Most states pride themselves on their unique cooking styles or signature dishes, while my state raves on about 24-hour eateries serving up comfort. It's true though- nothing compares to New Jersey diner culture.
For those of you not blessed with an abundance of diners, let me explain. Diners have all-day breakfast, an extensive menu, and late-night hours. There's no dress code and no judgment on whether you eat pancakes for dinner or cake for breakfast. It's hard to find something wrong with these relaxed restaurants. They're just plain ordinary.
Noticing a diamond in the rough seems like an easy task, but it takes a lot of digging to reach the prize. So when pondering why I loved diners so much, I struggled to find words. Even now, as I write this piece, my effort to explain how spectacular an underwhelming eatery really is seems to be lacking. I found myself having to return to a local diner in an attempt to get nitpicky with the details. Here's what I found:
It wasn't until I left New Jersey that I realize how much I relied on diners. They were my go-to eating spot for dates and catch-ups with friends. If there was nothing to do, there was always a diner. I came to know each menu so well, I wouldn't even have to look at it to know what I was going to order.
More importantly, it wasn't until I left New Jersey that I noticed the magic in the ordinary. The neon lights advertising coffee were no longer a tacky accessory, but a welcome home sign. The antiquated, flower-covered booths were no longer an eyesore, but a throne. My favorite (and least favorite) waiters/waitresses were no longer just an aspect of the restaurant, but friends (and frenemies).
The chimes of the front door opening gives you rush of contemptment that is unexplainable. You know that you can order anything from anywhere and it will be good, but you also know that some places do certain things better. Despite that, New Jersey, diners are consistent; you're always within 10 minutes of one. So no matter how far you drive, you'll never be too far away from home.
To say the least, I do have some favorites. The only diner I ordered French toast from is the Caldwell Diner, who serves up thick, crispy slices of challah bread dusted with powdered sugar. Everywhere else, just not as good; and that makes all the difference. This one dish put this diner on the top of my list. While most people would think my snobbery is unnecessary and I should just enjoy the food, they've clearly never been given a thinly sliced, out of place piece of honeydew with their nutella and banana french toast (that was very subpar itself).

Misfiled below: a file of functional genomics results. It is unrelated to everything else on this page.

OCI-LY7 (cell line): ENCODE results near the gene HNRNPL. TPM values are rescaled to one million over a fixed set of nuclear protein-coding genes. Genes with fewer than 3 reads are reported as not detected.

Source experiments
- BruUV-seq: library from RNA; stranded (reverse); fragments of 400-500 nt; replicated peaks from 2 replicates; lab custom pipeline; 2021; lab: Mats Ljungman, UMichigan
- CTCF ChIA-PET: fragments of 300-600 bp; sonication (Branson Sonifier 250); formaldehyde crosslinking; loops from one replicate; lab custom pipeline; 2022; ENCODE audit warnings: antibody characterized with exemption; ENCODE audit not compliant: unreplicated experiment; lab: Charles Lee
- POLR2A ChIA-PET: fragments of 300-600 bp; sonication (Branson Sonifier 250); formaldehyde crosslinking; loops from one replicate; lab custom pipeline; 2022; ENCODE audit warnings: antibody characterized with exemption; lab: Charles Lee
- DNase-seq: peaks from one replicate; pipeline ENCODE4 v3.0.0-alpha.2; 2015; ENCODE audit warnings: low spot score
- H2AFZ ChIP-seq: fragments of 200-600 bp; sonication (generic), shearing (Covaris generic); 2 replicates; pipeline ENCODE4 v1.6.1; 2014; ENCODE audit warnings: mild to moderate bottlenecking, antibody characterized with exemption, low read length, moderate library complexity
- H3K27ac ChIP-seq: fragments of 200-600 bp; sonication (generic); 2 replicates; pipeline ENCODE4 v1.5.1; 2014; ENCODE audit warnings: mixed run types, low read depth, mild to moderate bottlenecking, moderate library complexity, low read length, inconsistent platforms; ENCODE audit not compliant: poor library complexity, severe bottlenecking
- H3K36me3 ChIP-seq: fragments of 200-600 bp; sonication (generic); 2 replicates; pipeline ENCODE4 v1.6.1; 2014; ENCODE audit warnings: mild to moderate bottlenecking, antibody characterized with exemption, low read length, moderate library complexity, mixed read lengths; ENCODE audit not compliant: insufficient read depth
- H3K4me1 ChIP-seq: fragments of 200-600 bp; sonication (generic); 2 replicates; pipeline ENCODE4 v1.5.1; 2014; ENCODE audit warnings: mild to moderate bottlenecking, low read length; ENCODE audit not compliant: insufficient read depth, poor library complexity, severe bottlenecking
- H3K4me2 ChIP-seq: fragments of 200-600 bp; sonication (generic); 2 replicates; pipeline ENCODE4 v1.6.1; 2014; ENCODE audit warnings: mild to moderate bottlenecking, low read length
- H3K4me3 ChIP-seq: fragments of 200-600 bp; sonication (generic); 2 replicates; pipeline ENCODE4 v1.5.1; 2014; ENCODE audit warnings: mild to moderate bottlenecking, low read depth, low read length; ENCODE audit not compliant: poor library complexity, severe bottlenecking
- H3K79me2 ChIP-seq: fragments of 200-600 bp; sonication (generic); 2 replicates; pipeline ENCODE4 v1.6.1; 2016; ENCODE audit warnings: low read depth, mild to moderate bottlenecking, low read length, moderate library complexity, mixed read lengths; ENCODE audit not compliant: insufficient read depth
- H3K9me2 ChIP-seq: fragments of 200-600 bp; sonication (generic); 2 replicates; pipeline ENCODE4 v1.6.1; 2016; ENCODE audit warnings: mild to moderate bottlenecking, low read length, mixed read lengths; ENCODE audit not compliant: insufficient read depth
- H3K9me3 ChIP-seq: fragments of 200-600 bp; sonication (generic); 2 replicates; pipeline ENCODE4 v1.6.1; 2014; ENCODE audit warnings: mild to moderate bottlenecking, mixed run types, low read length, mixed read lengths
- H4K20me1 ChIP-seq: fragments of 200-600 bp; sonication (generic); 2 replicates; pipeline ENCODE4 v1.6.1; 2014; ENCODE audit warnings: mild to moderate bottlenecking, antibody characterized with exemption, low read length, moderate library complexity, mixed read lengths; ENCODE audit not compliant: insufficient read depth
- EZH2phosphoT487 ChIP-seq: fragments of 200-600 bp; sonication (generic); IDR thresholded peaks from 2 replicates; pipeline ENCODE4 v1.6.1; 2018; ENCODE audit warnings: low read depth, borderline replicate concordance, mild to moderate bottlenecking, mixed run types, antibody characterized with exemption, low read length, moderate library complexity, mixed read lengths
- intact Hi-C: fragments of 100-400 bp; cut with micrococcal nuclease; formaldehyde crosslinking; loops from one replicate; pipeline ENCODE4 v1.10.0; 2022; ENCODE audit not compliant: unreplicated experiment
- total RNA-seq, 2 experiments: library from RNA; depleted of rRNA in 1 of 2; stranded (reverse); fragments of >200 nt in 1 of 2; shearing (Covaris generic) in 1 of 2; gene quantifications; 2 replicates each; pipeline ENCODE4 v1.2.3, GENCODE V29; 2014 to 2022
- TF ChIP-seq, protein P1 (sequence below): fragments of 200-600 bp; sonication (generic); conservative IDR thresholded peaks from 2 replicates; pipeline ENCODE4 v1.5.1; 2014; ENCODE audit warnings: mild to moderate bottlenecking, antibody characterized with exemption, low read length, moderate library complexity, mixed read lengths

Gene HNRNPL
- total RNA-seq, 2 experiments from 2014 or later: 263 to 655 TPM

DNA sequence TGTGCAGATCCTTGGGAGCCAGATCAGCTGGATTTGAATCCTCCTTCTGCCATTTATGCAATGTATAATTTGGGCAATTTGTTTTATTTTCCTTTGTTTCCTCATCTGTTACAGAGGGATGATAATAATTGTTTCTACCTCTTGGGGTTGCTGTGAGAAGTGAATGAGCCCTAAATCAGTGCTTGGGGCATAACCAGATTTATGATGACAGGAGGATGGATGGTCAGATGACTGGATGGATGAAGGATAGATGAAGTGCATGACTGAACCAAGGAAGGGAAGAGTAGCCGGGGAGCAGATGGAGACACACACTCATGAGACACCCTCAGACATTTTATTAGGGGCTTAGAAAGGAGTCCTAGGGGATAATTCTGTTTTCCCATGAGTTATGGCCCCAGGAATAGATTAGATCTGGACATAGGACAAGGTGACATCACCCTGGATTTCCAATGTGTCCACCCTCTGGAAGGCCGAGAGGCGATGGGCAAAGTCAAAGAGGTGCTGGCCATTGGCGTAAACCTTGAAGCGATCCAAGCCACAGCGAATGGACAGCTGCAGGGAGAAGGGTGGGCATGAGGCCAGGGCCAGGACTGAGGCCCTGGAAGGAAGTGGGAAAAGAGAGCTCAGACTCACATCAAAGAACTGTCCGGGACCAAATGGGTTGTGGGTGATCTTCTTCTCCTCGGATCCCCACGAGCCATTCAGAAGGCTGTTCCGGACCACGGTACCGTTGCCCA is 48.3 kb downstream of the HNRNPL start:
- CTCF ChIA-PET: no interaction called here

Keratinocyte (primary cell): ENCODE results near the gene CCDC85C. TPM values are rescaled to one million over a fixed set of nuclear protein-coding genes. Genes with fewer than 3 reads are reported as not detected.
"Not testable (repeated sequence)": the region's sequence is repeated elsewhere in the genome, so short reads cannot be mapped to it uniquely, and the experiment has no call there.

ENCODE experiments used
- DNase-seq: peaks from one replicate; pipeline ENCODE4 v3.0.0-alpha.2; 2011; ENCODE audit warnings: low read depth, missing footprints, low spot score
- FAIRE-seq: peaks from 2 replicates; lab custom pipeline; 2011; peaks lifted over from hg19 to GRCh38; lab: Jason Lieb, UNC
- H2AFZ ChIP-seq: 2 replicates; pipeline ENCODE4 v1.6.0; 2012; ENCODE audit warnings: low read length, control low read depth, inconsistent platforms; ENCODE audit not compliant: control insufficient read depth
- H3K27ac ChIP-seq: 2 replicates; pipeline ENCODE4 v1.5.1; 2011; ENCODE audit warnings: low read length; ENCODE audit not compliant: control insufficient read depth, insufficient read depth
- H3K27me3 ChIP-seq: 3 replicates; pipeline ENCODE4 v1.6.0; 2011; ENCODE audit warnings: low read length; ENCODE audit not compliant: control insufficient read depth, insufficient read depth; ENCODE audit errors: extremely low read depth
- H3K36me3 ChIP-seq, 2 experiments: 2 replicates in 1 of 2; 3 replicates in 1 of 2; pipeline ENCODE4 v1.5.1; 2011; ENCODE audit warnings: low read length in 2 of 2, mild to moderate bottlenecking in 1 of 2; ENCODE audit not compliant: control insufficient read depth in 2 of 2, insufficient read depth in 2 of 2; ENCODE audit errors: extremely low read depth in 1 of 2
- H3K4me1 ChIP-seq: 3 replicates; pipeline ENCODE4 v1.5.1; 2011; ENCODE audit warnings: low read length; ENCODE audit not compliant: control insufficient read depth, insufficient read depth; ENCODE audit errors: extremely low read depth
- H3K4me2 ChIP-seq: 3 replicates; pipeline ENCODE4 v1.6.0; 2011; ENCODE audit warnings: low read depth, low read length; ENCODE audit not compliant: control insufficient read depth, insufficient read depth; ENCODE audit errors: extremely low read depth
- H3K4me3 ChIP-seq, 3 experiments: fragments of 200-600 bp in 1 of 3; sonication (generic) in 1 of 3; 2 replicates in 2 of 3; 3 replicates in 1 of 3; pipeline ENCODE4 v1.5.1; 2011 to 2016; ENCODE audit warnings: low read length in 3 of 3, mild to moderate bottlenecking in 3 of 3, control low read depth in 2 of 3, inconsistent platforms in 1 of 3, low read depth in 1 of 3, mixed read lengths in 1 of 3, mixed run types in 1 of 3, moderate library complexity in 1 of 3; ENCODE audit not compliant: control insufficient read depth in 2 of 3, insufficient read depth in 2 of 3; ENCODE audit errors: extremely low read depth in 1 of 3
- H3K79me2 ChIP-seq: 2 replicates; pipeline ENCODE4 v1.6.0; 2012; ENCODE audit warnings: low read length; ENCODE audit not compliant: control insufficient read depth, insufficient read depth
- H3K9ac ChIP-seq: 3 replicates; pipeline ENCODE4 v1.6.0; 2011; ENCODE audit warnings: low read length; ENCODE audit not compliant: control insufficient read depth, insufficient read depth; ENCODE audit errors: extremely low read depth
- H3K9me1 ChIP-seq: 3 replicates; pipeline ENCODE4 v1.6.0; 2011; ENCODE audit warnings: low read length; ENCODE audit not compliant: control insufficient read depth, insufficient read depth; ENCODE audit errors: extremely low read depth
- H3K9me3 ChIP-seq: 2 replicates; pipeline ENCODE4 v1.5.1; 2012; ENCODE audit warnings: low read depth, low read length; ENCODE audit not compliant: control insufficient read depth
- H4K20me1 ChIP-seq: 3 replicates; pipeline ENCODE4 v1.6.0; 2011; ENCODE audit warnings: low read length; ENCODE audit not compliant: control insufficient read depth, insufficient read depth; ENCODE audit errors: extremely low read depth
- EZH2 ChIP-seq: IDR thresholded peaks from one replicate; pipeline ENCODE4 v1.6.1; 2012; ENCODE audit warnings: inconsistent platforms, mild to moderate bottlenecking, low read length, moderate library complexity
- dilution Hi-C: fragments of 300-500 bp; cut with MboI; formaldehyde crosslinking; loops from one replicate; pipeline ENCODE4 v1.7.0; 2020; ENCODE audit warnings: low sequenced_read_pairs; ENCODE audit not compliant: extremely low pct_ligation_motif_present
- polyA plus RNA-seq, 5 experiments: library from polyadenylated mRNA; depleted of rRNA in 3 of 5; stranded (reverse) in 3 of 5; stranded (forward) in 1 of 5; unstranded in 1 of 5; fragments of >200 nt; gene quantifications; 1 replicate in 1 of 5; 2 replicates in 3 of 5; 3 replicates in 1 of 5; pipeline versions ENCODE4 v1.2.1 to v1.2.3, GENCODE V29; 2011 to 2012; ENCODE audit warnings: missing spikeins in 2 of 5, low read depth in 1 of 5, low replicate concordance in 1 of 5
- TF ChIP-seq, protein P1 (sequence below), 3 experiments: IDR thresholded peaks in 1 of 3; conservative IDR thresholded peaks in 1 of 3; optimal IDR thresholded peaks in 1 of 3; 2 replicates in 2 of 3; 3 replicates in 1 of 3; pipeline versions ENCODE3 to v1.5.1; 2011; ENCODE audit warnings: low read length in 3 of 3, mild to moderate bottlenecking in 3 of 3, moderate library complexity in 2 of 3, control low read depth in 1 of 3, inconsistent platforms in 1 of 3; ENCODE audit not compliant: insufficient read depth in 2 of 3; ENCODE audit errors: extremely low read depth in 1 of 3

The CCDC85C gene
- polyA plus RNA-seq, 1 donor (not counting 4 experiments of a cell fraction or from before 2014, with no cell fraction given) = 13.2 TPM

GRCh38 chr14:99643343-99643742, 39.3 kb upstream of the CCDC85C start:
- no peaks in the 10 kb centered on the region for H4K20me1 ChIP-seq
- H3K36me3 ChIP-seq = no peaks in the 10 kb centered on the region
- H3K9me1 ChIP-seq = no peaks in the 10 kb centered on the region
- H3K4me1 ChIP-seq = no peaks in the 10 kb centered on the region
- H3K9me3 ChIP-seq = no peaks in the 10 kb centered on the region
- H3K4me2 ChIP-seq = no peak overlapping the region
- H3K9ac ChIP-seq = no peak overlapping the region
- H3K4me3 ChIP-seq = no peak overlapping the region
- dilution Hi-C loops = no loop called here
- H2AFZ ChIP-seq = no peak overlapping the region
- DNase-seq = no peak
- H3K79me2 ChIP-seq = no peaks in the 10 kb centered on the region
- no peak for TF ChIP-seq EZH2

The Ritz Diner is another favorite of mine (and of Guy Fieri as well). It's the epitome of New Jersey diners, from the brightly colored walls to the pastry-packed display cases. Their chocolate babka and apple pie is award winning, and their ever-crowded parking lot is proof they remain high in more hearts than my own.
Throughout my 20 years in this lovely state, I have seen some diners crumble under the pressure of trendy pop-ups. Some get complete make overs, leaving the interior unrecognizable, and killing the quintessential diner atmosphere. Others undertake new ownership, changing the whole game of a place that has been with it's community for decades. Only those who remain true to the traditional diner aesthetic are the ones who remain prominent on my list.
Those who fall remain few, and classic diner culture in New Jersey persists. Generations of New Jerseyans will be able to utilize these restaurants as their havens, as I and those before me have as well. It's where you find disco fries, taylor ham, and straight up comfort. Diners are nothing special, but that's what makes them mean so much to so many people.
And that's the secret about New Jersey diners. Sure, they exist all over the country; they're an American classic after all. They all have similar menus and similar booths and similar signage. But for us, these ordinary quirks and mundane details are the pinnacle of the diner experience. A diner means everything to us, and the loyal customers of New Jersey mean everything to them. After all, they don't put a "home" in homefries for nothing.